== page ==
# What is the logic behind a 3D Projection 'Camera Perspective'? [closed]

Suppose I had a 3D Cube on a 2D plane (screen). And I wanted to use the keypad to move and rotate it.

Without referring to a 3D Game Engine that could do this for me can you explain me the logic or link me to a tutorial on how to rotate the cube or change the camera view?

I tried to look online for a tutorial but its hard to exactly determine what is happening and its relevance to my scenario. • You need to understand the traditional matrix stack that is associated with todays triangle rasterization pipeline. World-view-projection matrices, and how a world matrix can be built from a position, rotations, and scaling. I recommend this book, it has been very helpful for me. amazon.com/Math-Primer-Graphics-Development-Edition/dp/…
– Evan
Aug 28 '13 at 14:48
• A camera that rotates around an object is often called an "arcball". If you google that you will find plenty of tutorials. Here's one example. Aug 28 '13 at 17:36
• "I tried to look online for a tutorial but its hard to exactly determine what is happening and its relevance to my scenario." Then stop trying to make it relevant to your scenario. Focus on understanding what it's trying to teach you. Once you understand, then you can apply that understanding to your scenario. Aug 29 '13 at 1:02

I'm assuming you know how basic matrix math works, so I'm not going to cover that in my answer.

What you eventually want to do is transform the vertices of the object you want to render from the virtual 3D world to the "real" 2D world (your monitor screen). You do that by multiplying the vertices of the object with a camera matrix (some people may use other terms for this, but it all comes down to basically the same thing). This camera matrix consists of two parts: an external (extrinsic) part and an internal (intrinsic) part.

The extrinsic part is a matrix that transforms the vertex from a 3D world coordinate system to a 3D camera coordinate system. Think this as positioning the camera inside your 3D world. Before the the transformation the vertex is viewed from the origin of the 3D world and after the transformation the vertex is viewed from the origin of the camera. So this is basically part of the answer to your question. If you want to move the camera, you manipulate the extrinsic parameter of the camera matrix (I will come back to this later).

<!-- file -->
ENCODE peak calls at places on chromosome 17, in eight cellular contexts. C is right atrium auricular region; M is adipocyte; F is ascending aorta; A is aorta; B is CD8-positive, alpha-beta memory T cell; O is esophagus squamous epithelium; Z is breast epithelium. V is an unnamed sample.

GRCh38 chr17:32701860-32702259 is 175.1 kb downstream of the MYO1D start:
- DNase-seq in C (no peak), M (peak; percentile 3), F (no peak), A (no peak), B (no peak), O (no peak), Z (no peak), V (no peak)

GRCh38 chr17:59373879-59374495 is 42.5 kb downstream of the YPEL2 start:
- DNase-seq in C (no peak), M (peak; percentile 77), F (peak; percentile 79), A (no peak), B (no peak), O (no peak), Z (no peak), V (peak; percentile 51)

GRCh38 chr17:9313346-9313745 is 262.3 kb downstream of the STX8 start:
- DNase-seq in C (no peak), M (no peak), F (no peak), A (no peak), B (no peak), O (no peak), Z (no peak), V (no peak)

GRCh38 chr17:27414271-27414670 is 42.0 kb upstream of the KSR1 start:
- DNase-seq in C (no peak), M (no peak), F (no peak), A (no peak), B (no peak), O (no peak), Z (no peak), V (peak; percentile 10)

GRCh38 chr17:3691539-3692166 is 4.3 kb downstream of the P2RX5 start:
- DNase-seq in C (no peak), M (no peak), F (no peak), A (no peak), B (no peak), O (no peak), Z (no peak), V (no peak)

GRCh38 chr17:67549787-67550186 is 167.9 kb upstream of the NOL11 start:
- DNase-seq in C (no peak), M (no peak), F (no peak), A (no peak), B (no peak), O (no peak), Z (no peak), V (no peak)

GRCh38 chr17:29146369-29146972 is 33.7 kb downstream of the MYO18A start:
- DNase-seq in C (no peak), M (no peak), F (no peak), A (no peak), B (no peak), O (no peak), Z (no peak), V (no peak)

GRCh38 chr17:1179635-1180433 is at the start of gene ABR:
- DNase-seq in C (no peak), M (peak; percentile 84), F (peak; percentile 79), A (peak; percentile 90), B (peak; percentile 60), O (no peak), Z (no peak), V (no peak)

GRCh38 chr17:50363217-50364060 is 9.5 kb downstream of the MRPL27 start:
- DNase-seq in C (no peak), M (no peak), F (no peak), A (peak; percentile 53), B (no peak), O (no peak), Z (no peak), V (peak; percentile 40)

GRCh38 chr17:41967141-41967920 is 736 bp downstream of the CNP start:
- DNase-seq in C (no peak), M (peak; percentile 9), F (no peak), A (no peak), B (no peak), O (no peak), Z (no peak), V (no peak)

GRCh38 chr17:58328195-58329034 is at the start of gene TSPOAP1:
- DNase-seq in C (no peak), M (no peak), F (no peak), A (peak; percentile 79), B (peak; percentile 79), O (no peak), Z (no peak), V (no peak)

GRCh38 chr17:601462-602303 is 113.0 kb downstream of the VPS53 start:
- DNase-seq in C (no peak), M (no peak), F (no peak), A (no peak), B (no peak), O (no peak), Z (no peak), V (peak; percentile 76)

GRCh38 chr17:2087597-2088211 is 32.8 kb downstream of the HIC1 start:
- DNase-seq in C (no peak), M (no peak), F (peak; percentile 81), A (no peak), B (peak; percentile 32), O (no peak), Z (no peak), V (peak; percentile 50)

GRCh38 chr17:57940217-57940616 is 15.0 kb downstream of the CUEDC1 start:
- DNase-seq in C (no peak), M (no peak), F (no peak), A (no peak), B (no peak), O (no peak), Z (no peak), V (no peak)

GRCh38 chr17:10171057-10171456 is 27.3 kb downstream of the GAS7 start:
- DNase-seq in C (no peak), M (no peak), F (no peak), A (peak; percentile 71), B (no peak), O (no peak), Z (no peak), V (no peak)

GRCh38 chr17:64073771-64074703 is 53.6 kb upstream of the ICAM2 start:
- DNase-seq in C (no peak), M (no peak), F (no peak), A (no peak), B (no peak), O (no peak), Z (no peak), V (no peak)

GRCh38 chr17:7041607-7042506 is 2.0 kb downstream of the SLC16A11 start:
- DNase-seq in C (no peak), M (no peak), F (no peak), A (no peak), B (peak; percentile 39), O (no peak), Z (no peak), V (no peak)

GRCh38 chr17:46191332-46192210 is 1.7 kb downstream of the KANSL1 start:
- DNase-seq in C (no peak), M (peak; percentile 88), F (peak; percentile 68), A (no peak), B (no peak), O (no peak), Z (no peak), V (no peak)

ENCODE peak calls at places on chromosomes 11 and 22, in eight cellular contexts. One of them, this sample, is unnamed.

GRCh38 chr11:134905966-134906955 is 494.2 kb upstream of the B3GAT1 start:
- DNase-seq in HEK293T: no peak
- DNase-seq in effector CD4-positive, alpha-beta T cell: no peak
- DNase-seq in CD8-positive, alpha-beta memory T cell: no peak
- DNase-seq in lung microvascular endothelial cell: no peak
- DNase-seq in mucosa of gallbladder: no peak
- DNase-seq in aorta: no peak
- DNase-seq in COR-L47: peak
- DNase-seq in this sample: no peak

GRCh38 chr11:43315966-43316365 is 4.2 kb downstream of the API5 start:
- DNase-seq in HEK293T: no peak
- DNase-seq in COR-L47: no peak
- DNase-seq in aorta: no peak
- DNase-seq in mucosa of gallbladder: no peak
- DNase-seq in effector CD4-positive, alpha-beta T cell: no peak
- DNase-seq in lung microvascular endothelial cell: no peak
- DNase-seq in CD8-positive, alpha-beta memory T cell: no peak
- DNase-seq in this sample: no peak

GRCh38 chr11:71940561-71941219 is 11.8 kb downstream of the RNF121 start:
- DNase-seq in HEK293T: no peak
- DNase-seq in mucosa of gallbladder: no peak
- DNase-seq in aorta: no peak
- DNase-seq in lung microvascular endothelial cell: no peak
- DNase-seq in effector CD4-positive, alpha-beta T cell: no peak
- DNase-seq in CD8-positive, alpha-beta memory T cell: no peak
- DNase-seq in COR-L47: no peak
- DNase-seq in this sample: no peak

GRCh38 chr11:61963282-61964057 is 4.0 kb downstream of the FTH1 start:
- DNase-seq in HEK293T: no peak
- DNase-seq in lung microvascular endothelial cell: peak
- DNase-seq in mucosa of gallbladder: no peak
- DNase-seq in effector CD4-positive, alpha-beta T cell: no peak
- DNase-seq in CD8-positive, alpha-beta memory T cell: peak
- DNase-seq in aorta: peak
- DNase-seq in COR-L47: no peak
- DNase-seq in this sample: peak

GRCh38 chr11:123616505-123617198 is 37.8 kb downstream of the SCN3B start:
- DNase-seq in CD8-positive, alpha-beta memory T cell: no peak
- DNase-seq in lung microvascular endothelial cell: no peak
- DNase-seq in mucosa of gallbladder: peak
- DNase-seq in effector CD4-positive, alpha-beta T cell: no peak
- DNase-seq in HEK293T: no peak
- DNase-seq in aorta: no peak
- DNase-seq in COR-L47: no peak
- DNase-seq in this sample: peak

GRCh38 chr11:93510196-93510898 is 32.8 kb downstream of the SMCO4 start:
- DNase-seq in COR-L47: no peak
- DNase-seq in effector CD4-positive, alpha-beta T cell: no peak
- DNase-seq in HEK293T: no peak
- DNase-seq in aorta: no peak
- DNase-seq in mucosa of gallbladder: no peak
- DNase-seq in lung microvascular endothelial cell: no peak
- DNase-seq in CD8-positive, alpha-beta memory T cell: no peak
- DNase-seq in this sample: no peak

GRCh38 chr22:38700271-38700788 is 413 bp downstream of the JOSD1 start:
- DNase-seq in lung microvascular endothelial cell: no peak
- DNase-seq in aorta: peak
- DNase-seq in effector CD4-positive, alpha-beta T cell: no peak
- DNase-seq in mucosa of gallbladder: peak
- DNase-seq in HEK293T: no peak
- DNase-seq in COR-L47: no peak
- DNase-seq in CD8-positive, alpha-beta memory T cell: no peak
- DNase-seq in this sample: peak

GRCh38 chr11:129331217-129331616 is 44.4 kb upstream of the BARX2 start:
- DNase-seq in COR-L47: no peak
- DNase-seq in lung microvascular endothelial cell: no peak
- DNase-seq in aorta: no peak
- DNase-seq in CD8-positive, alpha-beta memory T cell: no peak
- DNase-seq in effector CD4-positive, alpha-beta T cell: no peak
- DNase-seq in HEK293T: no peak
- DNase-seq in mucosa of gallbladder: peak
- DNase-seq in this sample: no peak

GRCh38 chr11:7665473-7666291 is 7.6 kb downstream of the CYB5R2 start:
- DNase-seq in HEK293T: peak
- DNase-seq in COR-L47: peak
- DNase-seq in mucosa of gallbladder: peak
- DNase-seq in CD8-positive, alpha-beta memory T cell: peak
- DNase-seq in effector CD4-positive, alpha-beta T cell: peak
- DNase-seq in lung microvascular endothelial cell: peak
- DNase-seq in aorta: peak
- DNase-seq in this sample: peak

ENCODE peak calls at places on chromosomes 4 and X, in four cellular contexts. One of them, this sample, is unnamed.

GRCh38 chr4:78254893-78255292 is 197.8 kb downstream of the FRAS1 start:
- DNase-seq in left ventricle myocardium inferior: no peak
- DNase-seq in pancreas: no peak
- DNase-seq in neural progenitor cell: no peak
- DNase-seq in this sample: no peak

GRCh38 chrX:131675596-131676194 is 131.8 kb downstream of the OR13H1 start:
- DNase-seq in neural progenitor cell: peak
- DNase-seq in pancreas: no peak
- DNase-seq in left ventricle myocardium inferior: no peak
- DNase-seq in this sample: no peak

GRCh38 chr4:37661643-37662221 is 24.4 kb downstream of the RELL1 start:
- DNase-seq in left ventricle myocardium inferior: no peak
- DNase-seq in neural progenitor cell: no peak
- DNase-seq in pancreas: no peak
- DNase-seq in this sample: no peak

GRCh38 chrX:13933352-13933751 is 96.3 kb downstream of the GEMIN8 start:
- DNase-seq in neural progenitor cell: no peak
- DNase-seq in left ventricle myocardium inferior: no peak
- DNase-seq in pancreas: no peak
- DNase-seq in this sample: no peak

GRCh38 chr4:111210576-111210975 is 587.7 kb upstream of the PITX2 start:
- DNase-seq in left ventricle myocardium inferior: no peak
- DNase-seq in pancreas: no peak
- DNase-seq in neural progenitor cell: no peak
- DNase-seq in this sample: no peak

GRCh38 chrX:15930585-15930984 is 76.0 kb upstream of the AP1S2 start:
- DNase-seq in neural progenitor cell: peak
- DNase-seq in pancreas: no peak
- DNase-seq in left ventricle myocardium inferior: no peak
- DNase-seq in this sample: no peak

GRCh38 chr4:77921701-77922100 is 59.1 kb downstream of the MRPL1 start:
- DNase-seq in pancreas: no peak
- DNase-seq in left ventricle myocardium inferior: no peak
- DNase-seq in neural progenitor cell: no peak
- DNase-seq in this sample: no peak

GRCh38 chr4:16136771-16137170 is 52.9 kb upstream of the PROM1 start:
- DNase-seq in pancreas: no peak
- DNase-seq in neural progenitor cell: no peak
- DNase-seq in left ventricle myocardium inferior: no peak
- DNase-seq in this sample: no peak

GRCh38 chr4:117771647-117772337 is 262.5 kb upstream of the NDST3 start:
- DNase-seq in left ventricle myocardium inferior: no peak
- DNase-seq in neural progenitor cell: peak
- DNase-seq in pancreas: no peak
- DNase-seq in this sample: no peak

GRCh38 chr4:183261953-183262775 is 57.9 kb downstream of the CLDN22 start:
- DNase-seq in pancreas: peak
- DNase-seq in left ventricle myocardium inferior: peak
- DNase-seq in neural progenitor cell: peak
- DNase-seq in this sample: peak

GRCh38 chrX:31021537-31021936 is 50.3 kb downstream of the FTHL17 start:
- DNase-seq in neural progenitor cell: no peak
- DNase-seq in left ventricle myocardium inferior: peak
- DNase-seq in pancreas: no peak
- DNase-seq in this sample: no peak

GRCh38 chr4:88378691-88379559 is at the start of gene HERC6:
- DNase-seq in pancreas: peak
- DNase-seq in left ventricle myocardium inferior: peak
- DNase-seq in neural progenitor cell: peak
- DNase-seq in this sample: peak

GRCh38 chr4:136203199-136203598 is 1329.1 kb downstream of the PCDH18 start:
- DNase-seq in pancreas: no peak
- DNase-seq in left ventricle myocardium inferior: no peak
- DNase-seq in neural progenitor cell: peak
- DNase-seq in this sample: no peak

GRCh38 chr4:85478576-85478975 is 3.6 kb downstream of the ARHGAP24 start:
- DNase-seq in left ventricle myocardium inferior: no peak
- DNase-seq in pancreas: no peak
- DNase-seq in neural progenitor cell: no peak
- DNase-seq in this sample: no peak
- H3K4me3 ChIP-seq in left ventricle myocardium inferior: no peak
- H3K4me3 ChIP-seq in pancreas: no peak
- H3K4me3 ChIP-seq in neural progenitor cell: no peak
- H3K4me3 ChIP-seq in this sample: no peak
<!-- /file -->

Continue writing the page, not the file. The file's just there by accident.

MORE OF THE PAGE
The intrinsic part of the camera matrix is a matrix that transforms the camera coordinate system to an image coordinate system. So this is where the perspective projection takes place.

View Matrix

The extrinsic part of the camera matrix is often called the View matrix (World and Model matrices are related, but are not part of the view matrix). The view matrix is a 4X4 matrix that consists of a 3X3 rotation matrix and a 1x4 translation matrix (as seen below). The rotation matrix determines the orientation of the camera and the translation of the matrix describes the origin of the camera (so this is the camera's position in the virtual 3D world). Projection Matrix

The intrincis part of the camera matrix is often called the Projection matrix. This is the matrix that does the actual projection from a 3D coordinate system to a 2D coordinate system. It projects everything in the camera's view frustum to a 2D plane (your monitor). Now the perspective transformation is defined as follows: Where: Xim and Yim are your screen coordinates, Fx and Fy define the aspect ratio, S is a skew parameter and Xo and Yo define the focal length (please correct me if I'm wrong about this, my knowledge is kind of rusty for these parameters).

Vertex to screen

So in the end, if you want to transform a vertex coordinate to a screen coordinate you will end up with this: So, in the end if you want to rotate and move your camera, you need to need to modify the camera's View matrix.

P.S.: From a coding perspective: if you want to know how to construct the View matrix I refer you to this site, which does an excellent job of explaining how to create a LookAt matrix using OpenGL and C++.